One example of the latter that I’ll detail in the webinar is one of my four “Essential Truths” of the IoT: rethink products. By that I meant not only reinventing products to be smart (especially by building in sensors so they can report their real-time status 24/7), but, having done that, exploring new ways to market them. Or, as one graphic I’ll use in the presentation puts it, in mangled biz-speak, “servitization.”
Most of the examples I’ve written about in that regard have been from major businesses, such as GE and Rolls-Royce jet turbines, that are now leased as services (with the price determined by thrust generated), but Mendix has a smaller, niche client that also successfully made the conversion: Hortilux, a manufacturer of grow lights for greenhouses.
The Hortilux decided to differentiate itself in an increasingly competitive grow light market by evolving from simply selling bulbs to instead providing a comprehensive continuing service that helps its customers optimize availability and lifetime of grow light systems, while cut energy cost.
With Mendix, Hortilux created an application to collect sensor data on light, temperature, soil, weather and more. Now users can optimize plants’ photosynthesis, energy consumption, and greenhouse maintenance. Most ambitiously, it provides comprehensive “crop yield management:”
Digital cultivation schedule
Light strategies based on plant physiology and life cycle
Automatic light adjustment based on predictive analytics (e.g. weather forecast, energy prices, produce prices)
The app even allows predictive maintenance, predicting bulbs’ life expectancy and notifying maintenance to replace them in time to avoid disruptions in operations.
In the days when we suffered from what I call “Collective Blindness,” when we lacked the tools to “see” inside products to m0nitor and perhaps fix them based on real-time operating data, it made sense to sell products and provide hit-or-miss maintenance when they broke down.
Now that we can monitor them 24/7 and get early enough warning to instead provide predictive maintenance, it makes equal sense to switching to marketing them as services, with mutual benefits including:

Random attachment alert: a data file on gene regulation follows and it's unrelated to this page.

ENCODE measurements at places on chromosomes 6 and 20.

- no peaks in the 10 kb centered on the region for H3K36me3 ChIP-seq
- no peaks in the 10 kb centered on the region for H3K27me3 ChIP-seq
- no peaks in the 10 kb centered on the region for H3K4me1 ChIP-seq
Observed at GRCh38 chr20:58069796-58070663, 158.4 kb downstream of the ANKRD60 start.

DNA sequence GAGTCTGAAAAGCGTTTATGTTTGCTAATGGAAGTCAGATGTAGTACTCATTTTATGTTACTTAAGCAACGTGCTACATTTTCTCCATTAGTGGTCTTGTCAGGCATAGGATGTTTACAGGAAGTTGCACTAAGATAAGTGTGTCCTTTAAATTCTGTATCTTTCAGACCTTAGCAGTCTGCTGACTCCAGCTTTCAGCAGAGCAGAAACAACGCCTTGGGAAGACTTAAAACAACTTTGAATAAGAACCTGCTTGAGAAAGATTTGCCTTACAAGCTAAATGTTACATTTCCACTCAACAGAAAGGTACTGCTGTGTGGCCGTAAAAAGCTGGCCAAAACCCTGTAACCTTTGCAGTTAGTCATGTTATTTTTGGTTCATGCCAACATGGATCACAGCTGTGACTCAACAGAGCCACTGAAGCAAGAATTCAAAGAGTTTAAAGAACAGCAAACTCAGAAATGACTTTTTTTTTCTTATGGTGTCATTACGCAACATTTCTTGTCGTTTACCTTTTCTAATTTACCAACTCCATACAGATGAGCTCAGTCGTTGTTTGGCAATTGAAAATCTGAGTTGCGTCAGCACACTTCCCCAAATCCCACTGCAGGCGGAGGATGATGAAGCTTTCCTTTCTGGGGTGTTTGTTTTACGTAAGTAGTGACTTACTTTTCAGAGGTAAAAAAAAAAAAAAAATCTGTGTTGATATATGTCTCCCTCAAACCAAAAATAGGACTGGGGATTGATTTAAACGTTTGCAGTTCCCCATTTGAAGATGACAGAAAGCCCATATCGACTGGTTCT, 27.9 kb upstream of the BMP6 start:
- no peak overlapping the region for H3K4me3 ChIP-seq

increased customer satisfaction because of less down-time
new revenues from selling customers services based on availability of the real-time data, which in turn allows them more operating precision
increased customer loyalty, because the customer is less likely to actually go on the open market and buy a competing product
the opportunity to improve operations through software upgrades to the product.
Servitization: ugly word, but smart strategy. Hope you’ll join us on the 2nd!
One final effort to work this blockchain obsession out of my system so I can get on to some exciting other IoT news!
I couldn’t resist summarizing for you the key points in”Blockchain: the solution for transparency in product supply chains,” a white paper from Project Provenance Ltd., a London-based collective (“Our common goal is to deliver meaningful change to commerce through open and accessible information about products and supply chains.”).
If you’ve followed any of the controversies over products such as “blood diamonds” or fish caught by Asian slaves & sold by US supermarkets, you know supply chains are not only an economic issue but also sometimes a vital social (and sometimes environmental) one. As the white paper warns:
“The choices we make in the marketplace determine which business practices thrive. From a diamond in a mine to a tree in a forest, it is the deepest darkest ends of supply chains that damage so much of the planet and its livelihood.”
Now blockchain can make doing the right thing easier and more profitable:
“Provenance enables every physical product to come with a digital ‘passport’ that proves authenticity (Is this product what it claims to be?) and origin (Where does this product come from?), creating an auditable record of the journey behind all physical products. The potential benefits for businesses, as well as for society and the environment, are hard to overstate: preventing the selling of fake goods, as well as the problem of ‘double spending’ of certifications present in current systems. The Decentralized Application (Dapp) proposed in this paper is still in development and we welcome businesses and standards organizations to join our consortium and collaborate on this new approach to understanding our material world.”
I also love Provenance’s work with blockchain because it demonstrates one of my IoT “Essential Truths,” namely, that we must share data rather than hoard it. The exact same real-time data that can help streamline the supply chain to get fish to our stores quicker and with less waste can also mean that the people catching it are treated fairly. How cool is that? Or, as Benjamin Herzberg, Program Lead, Private Sector Engagement for Good Governance at the World Bank Institute puts it in the quote that begins the paper, Now, in the hyper-connected and ever-evolving world, transparency is the new power.
While I won’t summarize the entire paper, I do recommend that you so, especially if blockchain is still new to you, because it gives a very detailed explanation of each blockchain component.
Instead, let’s jump in with the economic benefits of a blockchain and IoT-enabled supply chain, since most companies won’t consider it, no matter what the social benefits, if it doesn’t help the bottom line. The list is long, and impressive: